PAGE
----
Greater Harrisburg's Community Magazine

Planning Commission “has not served citizens well” and needs to be replaced, Mayor says.

Concept designs for the city’s Comprehensive Plan, which is currently more than a year behind schedule.

The never-ending story of Harrisburg’s comprehensive planning process could soon be in for a plot twist, if the mayor gets his way with City Council.

Harrisburg Mayor Eric Papenfuse told members of council on Tuesday that he intends to replace all seven members of the city’s Planning Commission, a volunteer board that makes recommendations to council on zoning, land use and other planning matters.

The Planning Commission is also tasked with preparing a comprehensive plan and submitting it to council for approval. It’s been three years since Harrisburg launched its comprehensive planning process, and the project is currently more than a year behind deadline due to disputes between a planning consultant and the city.

Papenfuse blames the Planning Commission for failing to furnish a draft plan for review. His solution is to gradually replace the entire board.

“I do not think the current planning commission has served the citizens well,” Papenfuse said recently. “I can only replace two a year, so it will take four years.”

And that’s only if City Council confirms all of his appointments. Council tabled two of his nominations at Tuesday’s work session: Christopher Nafe, a sustainability manager for the city, and Joseph Link, a former city engineer.

Nafe and Link would replace commissioners Anne Marek and Ronnie Shaeffer, whose terms expire this year, said Planning Commission vice-chair Vern McKissick.

Ausha Green, a council member who also serves on the planning commission, said she recognizes the mayor’s right to nominate board members. However, she is reluctant to bring on new members while the commission is in the process of reviewing and editing the comprehensive plan.

“The timing is not right,” Green said. “More time will be spent bringing someone up to speed rather than getting work done.”

McKissick, who is an architect by trade, agreed that the mayor’s efforts to repopulate the planning commission did not come at a good time.

“It’s ill-advised, but we don’t have a say,” McKissick said.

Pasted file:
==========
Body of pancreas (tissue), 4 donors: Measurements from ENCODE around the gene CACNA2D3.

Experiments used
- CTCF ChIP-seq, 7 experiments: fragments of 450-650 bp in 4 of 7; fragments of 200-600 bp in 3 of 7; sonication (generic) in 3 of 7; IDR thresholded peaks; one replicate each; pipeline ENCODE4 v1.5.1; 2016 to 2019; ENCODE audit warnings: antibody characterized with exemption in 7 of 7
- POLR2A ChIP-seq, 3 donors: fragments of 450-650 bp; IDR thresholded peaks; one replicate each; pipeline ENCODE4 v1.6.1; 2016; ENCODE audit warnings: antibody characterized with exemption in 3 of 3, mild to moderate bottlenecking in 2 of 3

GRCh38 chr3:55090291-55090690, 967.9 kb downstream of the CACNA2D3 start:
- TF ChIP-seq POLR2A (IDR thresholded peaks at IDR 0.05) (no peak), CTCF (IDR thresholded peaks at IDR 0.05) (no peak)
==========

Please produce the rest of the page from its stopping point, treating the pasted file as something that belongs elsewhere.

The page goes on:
Council members also bristled at the fact that Papenfuse had picked current and former city employees as his nominees.

Harrisburg City Code allows two city employees to sit on the planning commission. Papenfuse argued that Green, as a council member, counts as one city employee. He believes that appointing another will improve communication between the Planning Commission and the city’s planning bureau.

“The advantage of having another city employee on the commission is that he can actually work with the planning director and has time and expertise to get things done,” Papenfuse said.

Green acknowledged that her role on Planning Commission has led to better communication between City Council and the Planning Commission. She also said she will judge any nominees on their own merit, and won’t discount them if they work for Harrisburg.

But Councilman Cornelius Johnson suggested that Papenfuse’s nominees could create the perception of administrative overreach.

The idea that city officials have tried to wrest control of the comprehensive planning process has permeated much of the discourse about why the project has lagged. Bret Peters, the consultant and lead author of the plan, told TheBurg in December that his relationship with city officials dissolved after they asked him to change recommendations in his draft. They also accused him of failing to pay subcontractors (a charge Peters denies.)

Papenfuse and City Solicitor Neil Grover insist that Peters was fired after submitting material behind deadline last year. Peters says he assiduously followed the terms of his contract but suspended it in 2016, after city administrators allegedly failed to provide timely feedback on drafts.

For his part, Papenfuse rejects the idea that city officials could overstep their role in the planning process.

“The problem with our current Planning Commission is that they see the city as an adversary rather than a collaborator,” Papenfuse said. “This false doctrine… flies in the face of all municipal planning efforts throughout the commonwealth, and is why we don’t have a comprehensive plan yet.”

Even so, Johnson thinks it would be inappropriate to appoint more members of the city’s staff to the Planning Commission. He also said that the commission shouldn’t shoulder all the blame for the delays in the comprehensive planning process.

“The administration played an active role in selecting the [comprehensive plan] consultant, so they share a lot of the responsibility on where our current status is now,” Johnson said. “I think it’s unfair to blame solely the Planning Commission and say they are not doing their job. I don’t think the ultimate answer to solve the problem is to replace everyone.”

The mayor still believes that his nominees will add expertise and a sense of expediency to the volunteer board.

“I tried to suggest two individuals who actually have the time, energy and expertise to roll up their sleeves and get a working draft of a comprehensive plan to City Council,” Papenfuse said. “I’m afraid the current group doesn’t have a clue what they are doing.”

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